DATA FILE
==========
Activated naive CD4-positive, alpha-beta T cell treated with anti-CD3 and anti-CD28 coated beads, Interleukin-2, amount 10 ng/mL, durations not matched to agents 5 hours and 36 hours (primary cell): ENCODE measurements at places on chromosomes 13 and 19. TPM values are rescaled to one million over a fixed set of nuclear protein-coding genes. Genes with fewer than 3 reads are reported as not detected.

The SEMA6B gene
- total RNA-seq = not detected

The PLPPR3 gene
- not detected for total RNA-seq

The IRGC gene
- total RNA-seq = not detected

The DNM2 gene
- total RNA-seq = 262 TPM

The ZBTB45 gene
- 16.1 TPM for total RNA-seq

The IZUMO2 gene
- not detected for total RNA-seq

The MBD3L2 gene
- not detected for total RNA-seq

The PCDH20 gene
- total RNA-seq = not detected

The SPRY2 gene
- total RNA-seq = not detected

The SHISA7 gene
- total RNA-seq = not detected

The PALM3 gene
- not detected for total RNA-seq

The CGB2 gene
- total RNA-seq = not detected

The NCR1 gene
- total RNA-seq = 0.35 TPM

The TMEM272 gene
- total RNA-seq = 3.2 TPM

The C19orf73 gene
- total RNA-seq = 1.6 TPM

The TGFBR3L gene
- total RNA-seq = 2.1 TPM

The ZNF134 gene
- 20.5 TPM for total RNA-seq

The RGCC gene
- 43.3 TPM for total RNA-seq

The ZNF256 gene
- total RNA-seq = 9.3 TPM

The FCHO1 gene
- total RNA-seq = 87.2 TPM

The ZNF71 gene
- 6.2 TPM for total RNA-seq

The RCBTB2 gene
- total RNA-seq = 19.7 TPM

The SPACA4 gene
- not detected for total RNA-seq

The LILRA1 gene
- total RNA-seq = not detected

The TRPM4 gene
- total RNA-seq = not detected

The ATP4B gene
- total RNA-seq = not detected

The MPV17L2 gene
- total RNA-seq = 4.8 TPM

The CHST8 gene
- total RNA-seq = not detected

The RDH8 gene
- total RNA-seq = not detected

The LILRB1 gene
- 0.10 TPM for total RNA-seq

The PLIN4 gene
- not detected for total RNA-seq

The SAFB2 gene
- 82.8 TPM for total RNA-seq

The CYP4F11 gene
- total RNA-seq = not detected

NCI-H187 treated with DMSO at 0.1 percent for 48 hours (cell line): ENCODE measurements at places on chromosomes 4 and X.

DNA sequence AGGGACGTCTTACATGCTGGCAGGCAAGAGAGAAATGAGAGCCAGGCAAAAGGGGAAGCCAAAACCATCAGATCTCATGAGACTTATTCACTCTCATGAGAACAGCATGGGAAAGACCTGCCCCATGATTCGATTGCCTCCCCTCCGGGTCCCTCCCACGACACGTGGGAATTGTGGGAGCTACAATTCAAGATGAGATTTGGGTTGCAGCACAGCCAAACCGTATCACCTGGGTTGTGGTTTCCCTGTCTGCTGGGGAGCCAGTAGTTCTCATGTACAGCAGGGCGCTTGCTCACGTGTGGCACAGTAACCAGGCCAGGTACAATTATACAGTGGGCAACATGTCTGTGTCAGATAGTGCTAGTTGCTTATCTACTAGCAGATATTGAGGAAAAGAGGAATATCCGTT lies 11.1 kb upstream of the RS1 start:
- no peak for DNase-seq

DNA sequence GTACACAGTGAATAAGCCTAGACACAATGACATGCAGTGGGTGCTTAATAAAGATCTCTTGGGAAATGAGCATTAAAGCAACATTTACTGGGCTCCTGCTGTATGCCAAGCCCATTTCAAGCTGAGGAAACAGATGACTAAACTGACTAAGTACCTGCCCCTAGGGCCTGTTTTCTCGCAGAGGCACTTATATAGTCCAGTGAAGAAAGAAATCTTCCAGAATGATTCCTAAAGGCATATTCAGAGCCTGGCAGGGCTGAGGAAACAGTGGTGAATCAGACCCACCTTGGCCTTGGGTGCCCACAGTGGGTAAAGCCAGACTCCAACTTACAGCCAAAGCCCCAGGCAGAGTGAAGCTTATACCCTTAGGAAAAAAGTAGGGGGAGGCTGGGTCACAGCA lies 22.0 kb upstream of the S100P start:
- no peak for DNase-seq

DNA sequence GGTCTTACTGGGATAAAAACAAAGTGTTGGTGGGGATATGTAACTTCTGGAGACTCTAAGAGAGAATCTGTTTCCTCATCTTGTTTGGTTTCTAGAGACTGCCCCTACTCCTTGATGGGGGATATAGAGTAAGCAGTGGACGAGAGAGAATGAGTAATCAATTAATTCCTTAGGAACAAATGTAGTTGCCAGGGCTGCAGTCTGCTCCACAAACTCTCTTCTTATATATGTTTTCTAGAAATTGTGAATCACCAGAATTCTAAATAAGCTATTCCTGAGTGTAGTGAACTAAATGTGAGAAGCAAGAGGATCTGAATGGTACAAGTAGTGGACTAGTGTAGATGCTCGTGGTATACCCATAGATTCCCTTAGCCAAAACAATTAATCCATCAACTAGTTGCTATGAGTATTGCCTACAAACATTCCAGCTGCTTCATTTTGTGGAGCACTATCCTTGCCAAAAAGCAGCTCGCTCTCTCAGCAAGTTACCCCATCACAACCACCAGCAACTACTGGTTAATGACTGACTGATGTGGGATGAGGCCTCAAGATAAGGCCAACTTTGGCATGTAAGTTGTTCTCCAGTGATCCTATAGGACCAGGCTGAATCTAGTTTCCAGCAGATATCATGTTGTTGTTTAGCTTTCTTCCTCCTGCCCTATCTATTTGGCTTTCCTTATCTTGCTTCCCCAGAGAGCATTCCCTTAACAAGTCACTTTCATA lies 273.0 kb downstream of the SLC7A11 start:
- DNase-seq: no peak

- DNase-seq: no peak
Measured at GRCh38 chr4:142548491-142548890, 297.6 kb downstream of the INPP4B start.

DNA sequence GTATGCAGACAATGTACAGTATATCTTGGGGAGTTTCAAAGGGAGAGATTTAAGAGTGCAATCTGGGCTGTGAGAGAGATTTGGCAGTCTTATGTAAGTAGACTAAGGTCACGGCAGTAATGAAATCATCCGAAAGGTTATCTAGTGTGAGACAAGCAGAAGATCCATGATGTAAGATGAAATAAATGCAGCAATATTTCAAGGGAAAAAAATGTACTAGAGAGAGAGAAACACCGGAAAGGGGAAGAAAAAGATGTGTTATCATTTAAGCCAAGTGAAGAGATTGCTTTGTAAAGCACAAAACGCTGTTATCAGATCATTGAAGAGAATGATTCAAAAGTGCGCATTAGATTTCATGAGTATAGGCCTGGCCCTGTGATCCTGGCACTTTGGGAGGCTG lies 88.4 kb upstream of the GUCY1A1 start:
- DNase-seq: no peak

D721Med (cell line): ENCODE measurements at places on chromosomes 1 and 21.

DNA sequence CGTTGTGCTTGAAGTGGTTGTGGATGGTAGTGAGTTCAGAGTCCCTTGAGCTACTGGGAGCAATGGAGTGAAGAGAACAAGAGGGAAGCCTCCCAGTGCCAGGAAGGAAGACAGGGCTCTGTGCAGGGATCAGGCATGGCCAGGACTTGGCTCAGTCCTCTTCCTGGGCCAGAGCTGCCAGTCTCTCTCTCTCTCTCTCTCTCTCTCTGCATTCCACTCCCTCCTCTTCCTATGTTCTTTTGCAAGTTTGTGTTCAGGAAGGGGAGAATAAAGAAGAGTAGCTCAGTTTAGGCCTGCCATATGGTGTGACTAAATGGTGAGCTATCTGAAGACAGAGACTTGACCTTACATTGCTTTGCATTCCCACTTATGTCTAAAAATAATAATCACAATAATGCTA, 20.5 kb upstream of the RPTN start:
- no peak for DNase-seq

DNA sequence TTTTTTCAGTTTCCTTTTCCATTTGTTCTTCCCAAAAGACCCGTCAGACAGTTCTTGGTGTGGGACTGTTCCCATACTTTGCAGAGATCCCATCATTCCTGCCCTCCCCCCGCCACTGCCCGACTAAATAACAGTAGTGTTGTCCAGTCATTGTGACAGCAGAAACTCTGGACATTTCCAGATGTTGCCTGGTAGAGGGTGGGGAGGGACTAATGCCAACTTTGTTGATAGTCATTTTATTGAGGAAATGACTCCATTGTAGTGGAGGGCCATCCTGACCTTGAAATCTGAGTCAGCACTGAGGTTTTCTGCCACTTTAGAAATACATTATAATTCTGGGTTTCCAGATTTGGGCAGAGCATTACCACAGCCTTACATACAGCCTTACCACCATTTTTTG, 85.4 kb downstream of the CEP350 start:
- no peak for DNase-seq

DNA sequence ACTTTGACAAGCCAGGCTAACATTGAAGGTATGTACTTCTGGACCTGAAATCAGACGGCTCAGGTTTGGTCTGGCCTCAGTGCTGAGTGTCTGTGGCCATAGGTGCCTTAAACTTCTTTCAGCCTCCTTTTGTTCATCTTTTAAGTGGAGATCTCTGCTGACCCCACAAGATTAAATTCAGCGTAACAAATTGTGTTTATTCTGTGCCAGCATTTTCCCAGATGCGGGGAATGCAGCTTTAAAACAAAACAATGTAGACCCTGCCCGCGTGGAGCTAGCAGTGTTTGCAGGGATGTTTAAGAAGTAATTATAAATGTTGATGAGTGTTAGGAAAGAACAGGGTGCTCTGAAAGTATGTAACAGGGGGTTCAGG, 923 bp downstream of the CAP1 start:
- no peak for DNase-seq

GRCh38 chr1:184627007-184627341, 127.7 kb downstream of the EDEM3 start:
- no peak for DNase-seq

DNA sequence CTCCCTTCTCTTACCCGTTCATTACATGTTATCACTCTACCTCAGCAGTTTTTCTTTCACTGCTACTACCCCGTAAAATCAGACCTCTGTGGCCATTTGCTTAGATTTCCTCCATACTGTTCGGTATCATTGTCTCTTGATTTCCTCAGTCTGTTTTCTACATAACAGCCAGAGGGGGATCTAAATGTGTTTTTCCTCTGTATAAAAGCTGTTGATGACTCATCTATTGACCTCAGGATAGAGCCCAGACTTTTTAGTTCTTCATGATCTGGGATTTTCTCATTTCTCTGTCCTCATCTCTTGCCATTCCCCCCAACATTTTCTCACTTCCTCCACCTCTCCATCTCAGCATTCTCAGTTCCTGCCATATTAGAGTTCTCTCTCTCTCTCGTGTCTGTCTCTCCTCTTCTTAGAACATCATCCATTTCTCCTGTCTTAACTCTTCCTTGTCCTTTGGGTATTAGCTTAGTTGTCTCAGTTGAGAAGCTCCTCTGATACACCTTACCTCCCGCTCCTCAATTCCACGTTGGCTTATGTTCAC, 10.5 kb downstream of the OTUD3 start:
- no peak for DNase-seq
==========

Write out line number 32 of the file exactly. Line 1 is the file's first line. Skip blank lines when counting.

The TGFBR3L gene